I know a lot of people probably have questions about what happened to Tanner as his end came so suddenly. The thing about kidney disease though is that there are no early signs of it. Most dogs show no symptoms whatsoever until they have irrevocably lost at least 75% of kidney function. Tanner, who was a hyper-dedicated, overachieving Border Collie did not show signs until he had lost closer 95% of kidney function and was on the brink to total renal failure.
While his end was sudden, in hindsight there were some subtle signs. I took him to the vet last year and told her I thought something wasn't quite right. His coat wasn't quite as beautifully soft and silky as it always had been, he tired faster. This summer, I noticed signs that his vision was not what it had been. No one but me ever noticed and given Tanner's extreme phobia of all things vet related, his vet and I both agreed that lots of test were not in his best interest.
I can say now that Tanner had Chronic Kidney Disease. It happens in about 10% of dogs and 20% of cats. It can happen for a number of reasons, but in Tanner's case it was most likely either congenital or occurred secondary to a cancerous tumor. We did not bother to figure out which as it was completely irrelevant. The end would be the same regardless.
Kidney disease is a bit like a Tsunami. It starts like a little ripple out in the deep ocean that builds and grows slowly. It gradually gets bigger, gathering momentum and speed as it moves relentlessly onward. A boat traveling over it in deep water probably won't even know it's there, but when it finally reaches shore, it's path of destruction is unstoppable.
In Tanner's last couple of weeks, he started getting increasingly picky about food. Then he began leaving meals unfinished. Eventually he refused to eat altogether. At first, I took no notice. He has always been a somewhat fussy eater and it was not unusual for him to skip a meal. He was never highly food motivated, he'd drop a steak dinner at the sight of a Frisbee.
He began to have increasingly bad breath. I thought he might be having trouble with a broken tooth or have something stuck in his throat - his habit of playing with sticks finally coming round to haunt him. Last Friday, he was still playing with his brother, the picture of health. By Sunday, he wouldn't eat and was showing signs of lethargy. On Monday, I set out to find a new vet for him as his regular vet had retired. After trying 4 different clinics, I finally lucked out on the 5th when the vet herself actually answered the phone. She told me to bring him in that afternoon.
I think she knew before she ever saw him. If he was someone else's dog, I think I would have known too, but denial is a powerful thing. I had managed to convince myself that we could fix this right up until the vet stepped out and showed me the test results. His numbers were so bad that the blood analyzer kept throwing error messages, convinced that they couldn't be right. But they were.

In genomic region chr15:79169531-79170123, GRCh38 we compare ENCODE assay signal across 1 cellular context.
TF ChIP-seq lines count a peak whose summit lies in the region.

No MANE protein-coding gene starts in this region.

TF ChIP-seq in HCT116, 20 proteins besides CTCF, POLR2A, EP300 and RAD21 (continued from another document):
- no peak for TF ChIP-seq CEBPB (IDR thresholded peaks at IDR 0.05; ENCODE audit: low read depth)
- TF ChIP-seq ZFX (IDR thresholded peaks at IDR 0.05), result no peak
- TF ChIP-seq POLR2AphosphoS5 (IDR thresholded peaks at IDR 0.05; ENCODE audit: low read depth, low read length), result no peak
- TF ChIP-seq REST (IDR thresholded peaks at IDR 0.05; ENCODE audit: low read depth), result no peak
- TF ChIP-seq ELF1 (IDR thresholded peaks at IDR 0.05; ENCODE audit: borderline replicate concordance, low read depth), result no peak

We tried. We put tanner on intensive fluid therapy and fomotadine, hoping that he would respond, but the Tsunami had hit the shore. He went downhill VERY fast.
Once I knew, or accepted, that it was hopeless, I made arrangements with my horse vet to come out to the farm and put Tanner down, honoring a promise I made to him many years ago, that I would not let him suffer and I would not let him die in a vet clinic. The night before, I gave Tanner a large dose of prednisone and lots of fluids, which fixes nothing, but made him feel better. We played some Frisbee. In the morning, more prednisone and FB and I took him and both of her dogs down to Tanner's favorite creek. For a short time, he was once again the Lord of the Forrest, the fearless trailblazer, the steadfast companion, the protector. He even went for a swim. Afterward, one last car ride home and we sat on the lawn together. He was very content, sitting with me, enjoying a massage as he surveyed his kingdom. Eventually, he laid his head on my thigh and went to sleep. The vet showed up shortly after and Tanner barely woke. I held him in my arms as we all said goodbye.
I know a lot of vets advocate yearly blood tests, lots of screenings. Had I known of Tanner's hidden illness earlier I might have been able to start fluid therapy sooner, but he would have HATED that. Some dogs respond well to a very low protein diet, then again, many don't. Some advocate a diet of very high quality protein instead. Tanner got nothing but best all his life. They say fish oil can help. I was already giving it to him for his joints. There is some possibility that I could have bought him a couple of more months if I'd know earlier. Then again, it may be that all the things I was already doing had already bought him an extra year. Knowing would have been a blight on both our lives. I'm glad I didn't put either of us through the trauma to find out. There is no stopping a Tsunami anyway.
I made a pledge to Tanner when he was just a pup that I would give him the best life possible, that I would make every day his birthday. When there were thunderstorms or gunshots and he had to hide in the bathtub, he probably thought they were lousy birthdays, but I know I always tried my best. I have no regrets, but I miss him terribly.
I'm going to take a little time off from the blog, from the computer. I tried, but it's just too hard right now and I'm not good company anyway. Thank you all for your caring and support, I can't tell you how much it means. I'll be back in a little while, for now, I have to go hug a donkey.